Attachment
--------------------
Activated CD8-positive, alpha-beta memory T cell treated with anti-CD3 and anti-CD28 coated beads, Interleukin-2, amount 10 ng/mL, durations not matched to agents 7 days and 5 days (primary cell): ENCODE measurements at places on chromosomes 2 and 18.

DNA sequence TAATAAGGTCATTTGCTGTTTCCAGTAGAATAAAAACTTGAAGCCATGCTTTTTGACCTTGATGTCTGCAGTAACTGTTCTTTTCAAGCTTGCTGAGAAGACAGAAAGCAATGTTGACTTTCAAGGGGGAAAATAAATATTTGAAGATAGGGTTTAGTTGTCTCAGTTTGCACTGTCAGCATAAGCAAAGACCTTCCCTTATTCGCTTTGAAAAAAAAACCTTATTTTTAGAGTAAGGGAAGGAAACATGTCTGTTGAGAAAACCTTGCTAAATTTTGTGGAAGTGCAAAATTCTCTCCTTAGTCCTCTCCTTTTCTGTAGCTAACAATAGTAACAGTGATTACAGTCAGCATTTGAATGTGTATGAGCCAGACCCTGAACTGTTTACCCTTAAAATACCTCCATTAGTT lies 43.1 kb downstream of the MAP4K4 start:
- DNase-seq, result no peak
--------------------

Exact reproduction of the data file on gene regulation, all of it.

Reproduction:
Activated CD8-positive, alpha-beta memory T cell treated with anti-CD3 and anti-CD28 coated beads, Interleukin-2, amount 10 ng/mL, durations not matched to agents 7 days and 5 days (primary cell): ENCODE measurements at places on chromosomes 2 and 18.

DNA sequence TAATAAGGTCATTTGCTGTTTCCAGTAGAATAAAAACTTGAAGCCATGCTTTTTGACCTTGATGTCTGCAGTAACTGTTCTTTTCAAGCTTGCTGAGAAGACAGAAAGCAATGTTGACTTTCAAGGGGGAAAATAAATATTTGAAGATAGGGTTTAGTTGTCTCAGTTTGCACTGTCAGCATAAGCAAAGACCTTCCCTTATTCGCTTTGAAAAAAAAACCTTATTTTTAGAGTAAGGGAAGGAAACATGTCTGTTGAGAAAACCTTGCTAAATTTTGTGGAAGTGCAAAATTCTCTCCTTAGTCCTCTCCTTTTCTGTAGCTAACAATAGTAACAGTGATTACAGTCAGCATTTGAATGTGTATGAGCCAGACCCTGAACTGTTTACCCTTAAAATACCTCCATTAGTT lies 43.1 kb downstream of the MAP4K4 start:
- DNase-seq, result no peak